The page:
A summary of a major Eliot poem
The following constitutes a very brief summary of the six sections of T. S. Eliot’s long poem Ash-Wednesday (1930), which was the first major poem Eliot wrote after his conversion to Christianity in 1927. (That same year, he wrote ‘Journey of the Magi’, but Ash-Wednesday was a poem on an altogether larger scale – so the following brief summary may help to clarify the ‘narrative’ of the poem and how it charts the religious journey of the poet.
Part I introduces the speaker, who is a person without hope, for whom the world holds few pleasures. Life has lost its meaning and joy because the speaker has lost his faith. There are echoes here of ‘The Hollow Men’: the idea of a person in a sense cast out from the world of life and growth. The speaker renounces all earthly and temporal things, and acknowledges the emptiness of worldly aspirations and ambitions (see the image of his ‘wings’ as merely ‘vans to beat the air’, rather than to soar up into higher things). Read the rest of this entry
A brief introduction to a modernist epic
Ezra Pound’s colossal work of modernist poetry, The Cantos, runs to nearly 800 pages and took him over half his life to write – and even then, he never finished it. Is The Cantos a masterpiece of twentieth-century poetry or an artistic failure? Is it sheer self-indulgent verbiage or an under-read and underappreciated epic for the modern world? We can hardly scratch the surface in this short introduction to Pound’s Cantos, but we’re going to address some of the key aspects of the poem and offer an analysis of its overall aims and features.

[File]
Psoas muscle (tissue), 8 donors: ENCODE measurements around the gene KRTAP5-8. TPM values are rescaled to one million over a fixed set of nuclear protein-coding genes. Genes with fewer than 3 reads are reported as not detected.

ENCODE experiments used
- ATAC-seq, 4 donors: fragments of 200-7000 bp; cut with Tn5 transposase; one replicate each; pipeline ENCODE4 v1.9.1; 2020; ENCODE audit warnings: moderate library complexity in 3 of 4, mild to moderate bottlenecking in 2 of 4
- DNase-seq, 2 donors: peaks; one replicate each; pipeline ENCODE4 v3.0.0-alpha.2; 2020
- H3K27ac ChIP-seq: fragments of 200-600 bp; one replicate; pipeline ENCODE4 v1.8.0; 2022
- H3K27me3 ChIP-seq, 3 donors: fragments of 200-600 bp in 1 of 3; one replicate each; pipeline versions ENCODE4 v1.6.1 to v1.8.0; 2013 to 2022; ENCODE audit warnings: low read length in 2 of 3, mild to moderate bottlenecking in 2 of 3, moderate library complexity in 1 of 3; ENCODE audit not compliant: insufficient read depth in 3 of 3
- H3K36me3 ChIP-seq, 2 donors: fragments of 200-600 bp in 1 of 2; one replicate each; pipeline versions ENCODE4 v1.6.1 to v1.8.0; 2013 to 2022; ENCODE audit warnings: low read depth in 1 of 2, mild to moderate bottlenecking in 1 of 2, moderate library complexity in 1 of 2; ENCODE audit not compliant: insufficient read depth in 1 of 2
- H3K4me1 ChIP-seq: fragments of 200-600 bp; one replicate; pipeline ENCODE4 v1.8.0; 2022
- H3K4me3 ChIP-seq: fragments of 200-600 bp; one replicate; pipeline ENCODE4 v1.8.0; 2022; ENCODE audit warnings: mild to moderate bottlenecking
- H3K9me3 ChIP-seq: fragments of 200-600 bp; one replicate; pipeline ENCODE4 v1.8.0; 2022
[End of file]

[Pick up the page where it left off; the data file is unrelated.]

Ezra Pound referred to The Cantos as, variously, ‘an epic including history’ and, with more muted self-praise, a ‘ragbag’. Yet although it is undeniably a ragbag, there are a number of key themes running through The Cantos. Pound has started out with Imagism, in 1912, and the idea of ‘superposition’: placing, as it were, one image on top of another, so that in his most famous early poem, the two-line ‘In a Station of the Metro’, the faces of the commuters in the Metro station are placed next to the image of petals on the wet, black bough of a tree. Read the rest of this entry
An introduction to a classic play
The plot of Sophocles’ great tragedy Oedipus the King (sometimes known as Oedipus Rex or Oedipus Tyrannos) has long been admired. In his Poetics, Aristotle held it up as the exemplary Greek tragedy. Samuel Taylor Coleridge called it one of the three perfect plots in all of literature (the other two being Ben Jonson’s The Alchemist and Henry Fielding’s Tom Jones). Oedipus the King might also be called the first detective story in Western literature. Yet how well do we know Sophocles’ play? And what does a closer analysis of its plot features and themes reveal? Read the rest of this entry